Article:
News

Security in the world of Internet of Things

Kristen Lee

In the not-distant future, home appliances will be hacked, entire homes will be haunted: Front doors remotely unlocked, thermostats on the fridges secretly reset to cause spoilage; lights turned on and off; spam ads sent to your glasses, watches and elliptical machines.

"This is nothing. This is small social stuff. The big stuff is coming," Andy Thurai, chief architect and group CTO of application security and identity products with Intel Corp., said during the recent Massachusetts Technology Leadership Council's

Requires Free Membership to View

Internet of Things (IoT) conference.

Indeed, in the world of the Internet of Things -- where people and things connected to the Internet can potentially be hacked remotely -- the term terrorist attack takes on a whole new character. Hospital equipment is susceptible to being hacked, endangering people's lives; a city's traffic controls could suffer a denial-of-service attack. A hack of the energy grid could leave populations without power for days -- Red Tiger Security, a security consultancy, has identified "38,000 vulnerabilities in U.S. energy sector alone," Thurai said.

"The attack surface that we need to protect is massive in the Internet of Things," said Michael Curry, vice president of WebSphere product management at IBM, who teamed up with Thurai for the conference's closing session, "How security shifts in the world of IoT."

Andy Thurai

Protecting this connected world will not be easy. The same Internet attacks seen today will be applied to an infrastructure that is less protected and less tech-savvy. Many of these potential IoT targets will not be in places that are physically secured, Curry said. And at least for now, the processing power on many devices isn't powerful enough to do the encryption or authentication required to protect against hackers, meaning it be will up to the cloud or whatever server architecture the device is connected to, Curry said, to provide security. Another, perhaps more fundamental, problem is the lack of a security standards for the IoT.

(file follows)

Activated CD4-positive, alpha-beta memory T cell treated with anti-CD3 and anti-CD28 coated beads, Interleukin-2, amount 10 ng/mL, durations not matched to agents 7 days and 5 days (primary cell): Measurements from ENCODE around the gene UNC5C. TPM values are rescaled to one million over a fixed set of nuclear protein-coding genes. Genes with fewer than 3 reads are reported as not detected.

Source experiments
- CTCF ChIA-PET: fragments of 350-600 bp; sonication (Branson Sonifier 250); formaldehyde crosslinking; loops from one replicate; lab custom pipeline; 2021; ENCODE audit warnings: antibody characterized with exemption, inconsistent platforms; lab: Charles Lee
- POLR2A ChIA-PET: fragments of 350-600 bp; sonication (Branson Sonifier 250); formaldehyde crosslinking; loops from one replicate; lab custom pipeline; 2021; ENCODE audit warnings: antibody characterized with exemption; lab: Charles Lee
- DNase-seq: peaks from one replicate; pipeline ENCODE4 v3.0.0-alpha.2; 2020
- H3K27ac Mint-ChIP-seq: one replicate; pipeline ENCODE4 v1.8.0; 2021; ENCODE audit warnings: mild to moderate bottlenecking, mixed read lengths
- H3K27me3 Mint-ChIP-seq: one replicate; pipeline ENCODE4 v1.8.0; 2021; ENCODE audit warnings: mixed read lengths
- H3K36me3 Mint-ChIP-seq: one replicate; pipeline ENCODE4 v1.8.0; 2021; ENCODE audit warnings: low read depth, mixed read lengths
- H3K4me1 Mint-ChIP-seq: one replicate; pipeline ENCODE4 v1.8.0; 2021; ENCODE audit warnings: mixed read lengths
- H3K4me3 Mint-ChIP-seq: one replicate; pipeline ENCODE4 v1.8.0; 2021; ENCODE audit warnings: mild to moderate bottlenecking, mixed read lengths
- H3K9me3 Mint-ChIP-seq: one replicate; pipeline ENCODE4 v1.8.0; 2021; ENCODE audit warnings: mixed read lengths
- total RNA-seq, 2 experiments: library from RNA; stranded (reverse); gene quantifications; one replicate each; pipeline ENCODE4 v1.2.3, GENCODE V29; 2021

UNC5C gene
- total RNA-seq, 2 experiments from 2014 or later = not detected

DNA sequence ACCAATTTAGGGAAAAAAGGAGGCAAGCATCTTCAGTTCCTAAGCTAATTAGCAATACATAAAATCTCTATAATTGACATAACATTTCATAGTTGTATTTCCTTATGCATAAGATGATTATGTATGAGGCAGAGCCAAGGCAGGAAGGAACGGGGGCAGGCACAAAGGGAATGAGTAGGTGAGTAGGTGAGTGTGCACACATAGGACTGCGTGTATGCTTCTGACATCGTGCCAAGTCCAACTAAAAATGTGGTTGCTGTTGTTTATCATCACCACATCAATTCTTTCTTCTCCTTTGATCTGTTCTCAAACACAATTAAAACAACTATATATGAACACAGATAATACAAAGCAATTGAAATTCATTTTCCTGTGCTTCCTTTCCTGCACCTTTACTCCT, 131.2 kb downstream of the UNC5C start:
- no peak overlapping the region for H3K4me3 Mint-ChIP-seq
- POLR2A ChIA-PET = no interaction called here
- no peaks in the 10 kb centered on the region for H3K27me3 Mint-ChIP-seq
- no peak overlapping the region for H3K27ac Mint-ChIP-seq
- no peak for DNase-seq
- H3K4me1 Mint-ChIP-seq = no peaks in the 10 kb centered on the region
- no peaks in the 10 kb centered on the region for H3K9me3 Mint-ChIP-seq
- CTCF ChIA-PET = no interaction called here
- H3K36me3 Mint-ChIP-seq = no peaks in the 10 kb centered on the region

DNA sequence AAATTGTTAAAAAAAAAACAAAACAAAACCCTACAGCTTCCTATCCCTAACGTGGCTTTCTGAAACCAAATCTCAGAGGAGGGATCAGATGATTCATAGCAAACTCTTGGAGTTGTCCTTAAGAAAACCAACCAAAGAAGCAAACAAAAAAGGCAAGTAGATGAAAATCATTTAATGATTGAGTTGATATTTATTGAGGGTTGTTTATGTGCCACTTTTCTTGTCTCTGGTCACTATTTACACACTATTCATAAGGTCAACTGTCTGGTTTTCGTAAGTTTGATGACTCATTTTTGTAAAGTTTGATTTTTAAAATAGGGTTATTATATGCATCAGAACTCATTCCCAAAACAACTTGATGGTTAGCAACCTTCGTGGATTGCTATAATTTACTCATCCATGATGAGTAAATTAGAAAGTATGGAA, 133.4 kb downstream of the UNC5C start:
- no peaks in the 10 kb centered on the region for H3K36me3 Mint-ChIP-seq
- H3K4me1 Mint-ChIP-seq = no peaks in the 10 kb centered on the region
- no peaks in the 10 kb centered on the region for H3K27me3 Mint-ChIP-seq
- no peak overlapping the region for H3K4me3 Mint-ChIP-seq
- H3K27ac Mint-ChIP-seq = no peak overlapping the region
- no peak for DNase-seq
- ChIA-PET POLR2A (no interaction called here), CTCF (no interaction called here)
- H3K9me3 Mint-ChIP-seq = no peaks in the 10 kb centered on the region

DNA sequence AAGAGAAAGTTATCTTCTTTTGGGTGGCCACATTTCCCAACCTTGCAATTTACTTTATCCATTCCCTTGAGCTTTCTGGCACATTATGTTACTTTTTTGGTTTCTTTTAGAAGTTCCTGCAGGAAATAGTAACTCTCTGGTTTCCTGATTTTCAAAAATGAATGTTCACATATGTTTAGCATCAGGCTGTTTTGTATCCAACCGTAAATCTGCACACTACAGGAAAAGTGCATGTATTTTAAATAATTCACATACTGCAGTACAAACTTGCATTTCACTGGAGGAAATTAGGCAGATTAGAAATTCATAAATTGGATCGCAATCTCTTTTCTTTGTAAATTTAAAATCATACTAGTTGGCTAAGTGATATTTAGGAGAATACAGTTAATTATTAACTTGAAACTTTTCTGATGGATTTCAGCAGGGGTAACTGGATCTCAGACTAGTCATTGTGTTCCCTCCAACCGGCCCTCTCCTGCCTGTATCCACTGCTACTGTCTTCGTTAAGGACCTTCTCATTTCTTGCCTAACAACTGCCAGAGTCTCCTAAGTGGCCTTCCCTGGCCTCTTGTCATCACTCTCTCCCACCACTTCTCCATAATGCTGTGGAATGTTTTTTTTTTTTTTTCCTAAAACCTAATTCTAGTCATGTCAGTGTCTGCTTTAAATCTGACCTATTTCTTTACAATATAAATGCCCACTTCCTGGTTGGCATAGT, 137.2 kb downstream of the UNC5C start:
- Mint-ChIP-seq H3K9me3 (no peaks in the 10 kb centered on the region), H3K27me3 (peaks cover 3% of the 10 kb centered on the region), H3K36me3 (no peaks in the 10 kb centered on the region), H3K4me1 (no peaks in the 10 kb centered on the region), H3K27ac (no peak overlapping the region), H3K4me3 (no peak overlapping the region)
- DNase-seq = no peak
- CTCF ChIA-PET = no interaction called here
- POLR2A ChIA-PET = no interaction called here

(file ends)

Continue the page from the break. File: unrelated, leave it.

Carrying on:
There are so many different vendors, devices and protocols that "to be able to create a security policy across this world without standards is very, very difficult," Curry said. Security standards will emerge, but "it's going to take some time for that to happen."

Even with those standards, it will be impossible to secure the IoT. "We can do our best. We can cut the risk down," Curry said. "There is no way to prevent attack. Security is about assessing risk and how to contain the risk as much as possible." Here are Curry's four elements of IoT security, which may help CIOs plan for the inevitable attacks and breaches to come.

Four elements of IoT security

1. Physical device security

There's some "really nice" tamper-proofing technology available, Curry said. One example is a technology that will immediately destroy a device's Internet connection and any data on it if the device is broken into. "It'll just be a big piece of plastic at that point," he said.

Another example is secure boot, a tamper-proofing technology from chip vendors that looks at a signature and determines whether anything on the device has been modified since the last time it was on. "If anything has been changed or added, it won't boot," Curry said.

Other options include authorization controls, which allow the device to work only within a specific location or area, or to only make specific kinds of calls back to the servers. It also will be necessary to set up remote service software to manage devices.

"These things can get very complicated, even in a mobile setting," Curry said. "When you're dealing with thousands and millions of devices, it becomes very difficult."

2. Data security

"The most important thing around data security is to know what the data is," Curry said. Is there personally identifiable information (PII) on the device? Is it data that could identify a hidden control on a server? With some data, of course, it doesn't matter if anyone sees it, Curry said, so policies should be set according to data type and the business' risk profile.